Switching from Windows to Mac? 5 things you need to know

Apart from this, Mac OS comes with a finder that keeps all your recent files in one place and helps users find files with ease. Everything from downloads to the applications on your device can be found using the finder.

Keys don’t look the same

Apple does not have Ctrl and Alt keys which every Windows user is accustomed to. So how do you move files on a mac or close an unresponsive app?

Well, the command key on a Mac is analogous to the ctrl key on a Windows system. So if you want to copy files, use the command + c shortcut or the command + z shortcut to undo a mistake you made.

To move files from one place to another, you will have to use the command + c shortcut and use the command + option + v combination. This is a little different from a Windows system and can take some time to adapt.

Unlike a Windows machine, you cannot summon the task manager every time an app stops working. Instead, you have to use the force quit functionality on a Mac. To force quits an application, you can follow the process given below.

Step 1: Use the command+option+esc shortcut to open the Force Quit Application. Select the application you want to quit and click the Force Quit button.

Switching from Windows to Mac? 5 things you need to know

Also read: Edge computing vs Cloud computing

Switching between apps

If you have used a Windows system before, you might be familiar with the alt-tab feature, which helps users switch between apps open on the system. The same can be done using the command+tab shortcut on a Mac. That said, there is a catch here, Mac OS will not open apps that are minimised on your system.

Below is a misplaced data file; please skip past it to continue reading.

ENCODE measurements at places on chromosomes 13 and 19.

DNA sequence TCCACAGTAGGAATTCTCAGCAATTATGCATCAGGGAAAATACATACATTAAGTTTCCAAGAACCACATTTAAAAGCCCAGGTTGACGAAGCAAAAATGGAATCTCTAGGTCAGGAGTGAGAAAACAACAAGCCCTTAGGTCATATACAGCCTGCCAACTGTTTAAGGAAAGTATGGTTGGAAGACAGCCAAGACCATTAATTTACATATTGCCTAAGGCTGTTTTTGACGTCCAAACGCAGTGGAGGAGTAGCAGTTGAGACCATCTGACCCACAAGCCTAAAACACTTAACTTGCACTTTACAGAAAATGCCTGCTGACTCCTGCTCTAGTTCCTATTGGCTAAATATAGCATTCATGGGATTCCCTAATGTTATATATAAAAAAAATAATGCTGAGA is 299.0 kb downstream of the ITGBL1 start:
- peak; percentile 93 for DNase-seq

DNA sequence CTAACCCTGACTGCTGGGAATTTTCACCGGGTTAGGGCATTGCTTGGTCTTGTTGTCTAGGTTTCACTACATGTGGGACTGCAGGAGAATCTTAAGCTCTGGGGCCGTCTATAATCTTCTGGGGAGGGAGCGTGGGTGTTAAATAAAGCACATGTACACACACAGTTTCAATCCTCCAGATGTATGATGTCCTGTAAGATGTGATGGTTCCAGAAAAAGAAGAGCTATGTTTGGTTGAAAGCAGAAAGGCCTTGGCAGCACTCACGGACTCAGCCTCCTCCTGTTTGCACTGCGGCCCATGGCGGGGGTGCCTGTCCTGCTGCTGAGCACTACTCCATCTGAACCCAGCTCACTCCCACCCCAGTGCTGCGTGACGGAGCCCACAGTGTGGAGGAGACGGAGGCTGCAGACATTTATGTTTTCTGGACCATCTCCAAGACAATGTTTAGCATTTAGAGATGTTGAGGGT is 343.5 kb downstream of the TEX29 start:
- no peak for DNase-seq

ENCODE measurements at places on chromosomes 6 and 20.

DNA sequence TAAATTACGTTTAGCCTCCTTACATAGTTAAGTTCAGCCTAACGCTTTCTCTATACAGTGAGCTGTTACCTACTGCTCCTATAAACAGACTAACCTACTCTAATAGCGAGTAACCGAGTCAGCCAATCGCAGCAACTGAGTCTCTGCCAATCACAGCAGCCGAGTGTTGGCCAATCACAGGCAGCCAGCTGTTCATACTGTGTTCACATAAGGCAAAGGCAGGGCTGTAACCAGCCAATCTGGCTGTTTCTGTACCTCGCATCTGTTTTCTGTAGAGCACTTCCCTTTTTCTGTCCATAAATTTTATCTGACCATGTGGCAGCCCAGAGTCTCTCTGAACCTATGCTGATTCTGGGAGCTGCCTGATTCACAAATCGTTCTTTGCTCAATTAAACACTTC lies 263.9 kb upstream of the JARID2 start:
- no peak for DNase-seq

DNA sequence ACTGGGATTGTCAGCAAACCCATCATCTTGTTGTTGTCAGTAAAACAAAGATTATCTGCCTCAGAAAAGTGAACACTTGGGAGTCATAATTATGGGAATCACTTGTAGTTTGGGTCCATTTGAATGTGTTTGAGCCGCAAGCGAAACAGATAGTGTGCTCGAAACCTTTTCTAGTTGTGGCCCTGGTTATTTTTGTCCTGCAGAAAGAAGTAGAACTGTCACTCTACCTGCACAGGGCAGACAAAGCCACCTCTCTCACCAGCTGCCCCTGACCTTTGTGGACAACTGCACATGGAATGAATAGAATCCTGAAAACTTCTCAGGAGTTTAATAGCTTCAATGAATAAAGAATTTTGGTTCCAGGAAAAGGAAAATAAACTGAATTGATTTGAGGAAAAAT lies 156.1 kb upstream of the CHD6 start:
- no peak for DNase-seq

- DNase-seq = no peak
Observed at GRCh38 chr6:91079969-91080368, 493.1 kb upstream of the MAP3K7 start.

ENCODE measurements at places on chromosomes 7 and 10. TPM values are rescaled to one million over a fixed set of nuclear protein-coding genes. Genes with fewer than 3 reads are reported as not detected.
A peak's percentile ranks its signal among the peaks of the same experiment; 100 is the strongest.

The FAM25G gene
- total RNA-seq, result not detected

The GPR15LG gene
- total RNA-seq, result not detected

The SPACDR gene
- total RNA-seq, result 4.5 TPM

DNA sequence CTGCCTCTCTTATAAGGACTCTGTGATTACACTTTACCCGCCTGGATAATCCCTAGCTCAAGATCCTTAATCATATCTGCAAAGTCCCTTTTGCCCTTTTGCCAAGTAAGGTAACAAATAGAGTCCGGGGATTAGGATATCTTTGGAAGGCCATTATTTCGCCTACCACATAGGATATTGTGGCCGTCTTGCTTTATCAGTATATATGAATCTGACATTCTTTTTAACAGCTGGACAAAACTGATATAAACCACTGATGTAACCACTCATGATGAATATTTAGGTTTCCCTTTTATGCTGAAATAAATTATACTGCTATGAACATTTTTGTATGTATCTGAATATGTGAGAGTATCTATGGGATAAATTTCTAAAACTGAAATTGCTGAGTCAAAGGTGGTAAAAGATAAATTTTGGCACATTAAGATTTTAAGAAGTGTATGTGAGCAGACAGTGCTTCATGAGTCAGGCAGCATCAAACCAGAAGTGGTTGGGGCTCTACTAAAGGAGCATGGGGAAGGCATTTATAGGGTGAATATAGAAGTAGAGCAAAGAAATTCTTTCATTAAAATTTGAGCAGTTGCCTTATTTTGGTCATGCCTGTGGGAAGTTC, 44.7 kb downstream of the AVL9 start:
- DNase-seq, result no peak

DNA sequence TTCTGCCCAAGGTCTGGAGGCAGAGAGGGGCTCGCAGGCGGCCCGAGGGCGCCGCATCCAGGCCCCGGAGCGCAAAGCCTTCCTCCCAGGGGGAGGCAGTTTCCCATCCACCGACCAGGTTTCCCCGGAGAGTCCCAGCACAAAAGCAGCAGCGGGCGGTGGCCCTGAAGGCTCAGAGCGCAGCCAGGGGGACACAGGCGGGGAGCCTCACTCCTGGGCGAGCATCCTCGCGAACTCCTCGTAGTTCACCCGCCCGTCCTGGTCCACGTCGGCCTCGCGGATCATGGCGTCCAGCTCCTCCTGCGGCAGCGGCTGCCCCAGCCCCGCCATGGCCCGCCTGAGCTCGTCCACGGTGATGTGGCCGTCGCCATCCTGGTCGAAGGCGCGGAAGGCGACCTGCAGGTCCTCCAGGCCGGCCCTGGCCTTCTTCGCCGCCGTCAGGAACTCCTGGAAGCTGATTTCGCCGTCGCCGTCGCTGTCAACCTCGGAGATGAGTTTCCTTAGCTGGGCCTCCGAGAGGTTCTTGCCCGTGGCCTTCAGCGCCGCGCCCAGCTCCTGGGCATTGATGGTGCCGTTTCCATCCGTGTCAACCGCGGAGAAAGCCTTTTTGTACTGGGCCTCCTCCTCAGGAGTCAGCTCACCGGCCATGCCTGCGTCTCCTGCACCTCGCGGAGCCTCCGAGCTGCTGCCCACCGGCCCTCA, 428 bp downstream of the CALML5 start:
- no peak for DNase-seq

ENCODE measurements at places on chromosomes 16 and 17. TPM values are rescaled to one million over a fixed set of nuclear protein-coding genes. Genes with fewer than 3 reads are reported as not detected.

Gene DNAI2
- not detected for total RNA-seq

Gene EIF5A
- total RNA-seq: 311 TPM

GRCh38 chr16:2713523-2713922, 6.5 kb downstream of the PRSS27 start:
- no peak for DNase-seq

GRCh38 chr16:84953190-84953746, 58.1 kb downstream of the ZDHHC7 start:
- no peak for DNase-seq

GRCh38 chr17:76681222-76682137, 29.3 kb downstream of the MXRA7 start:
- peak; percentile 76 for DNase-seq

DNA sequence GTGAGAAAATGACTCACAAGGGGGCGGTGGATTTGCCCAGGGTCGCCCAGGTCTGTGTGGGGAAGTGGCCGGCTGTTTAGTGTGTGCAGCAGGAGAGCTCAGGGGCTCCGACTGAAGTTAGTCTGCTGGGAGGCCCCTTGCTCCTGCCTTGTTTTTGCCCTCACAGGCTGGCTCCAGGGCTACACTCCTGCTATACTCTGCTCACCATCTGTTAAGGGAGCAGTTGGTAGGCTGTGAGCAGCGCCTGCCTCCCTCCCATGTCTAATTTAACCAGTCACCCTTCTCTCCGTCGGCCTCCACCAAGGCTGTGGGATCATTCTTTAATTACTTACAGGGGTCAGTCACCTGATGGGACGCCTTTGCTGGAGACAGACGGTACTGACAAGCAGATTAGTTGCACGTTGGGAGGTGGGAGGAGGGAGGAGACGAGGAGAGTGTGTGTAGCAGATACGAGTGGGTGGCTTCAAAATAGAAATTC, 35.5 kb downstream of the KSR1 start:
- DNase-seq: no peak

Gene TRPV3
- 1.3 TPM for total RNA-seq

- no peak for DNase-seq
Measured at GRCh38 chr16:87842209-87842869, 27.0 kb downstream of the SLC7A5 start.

To open apps that are minimised, you will have to do the following. Press the command + tab to select the minimised app and then press the option key while holding the command key and then releasing the command key.

If the process mentioned above seems tedious, you can download the Alt Tab application on your system, and things will work as a windows machine.

Opening and closing applications

One thing that will drive any Windows user crazy when they move to Mac OS is that files don’t open when you press return. Instead, Mac OS renames a file when users press return. So how do you open files without double-clicking on them?

Well, you can use the command + o shortcut to open a file or press the spacebar to preview the file.

Another feature that is very uncanny about Mac OS is that files don’t close when you press the close button. Instead, when you press the close button on a Mac machine, the app is minimised.

To close the app, you have to use the command + q shortcut, and if you are running a system with a low RAM configuration, closing apps might come in handy.

Also read: Laptop won’t turn on: 10 Fixes

Hello There!

If you like what you read, please support our publication by sharing it with your friends, family and colleagues. We're an ad-supported publication. So, if you're running an Adblocker, we humbly request you to whitelist us.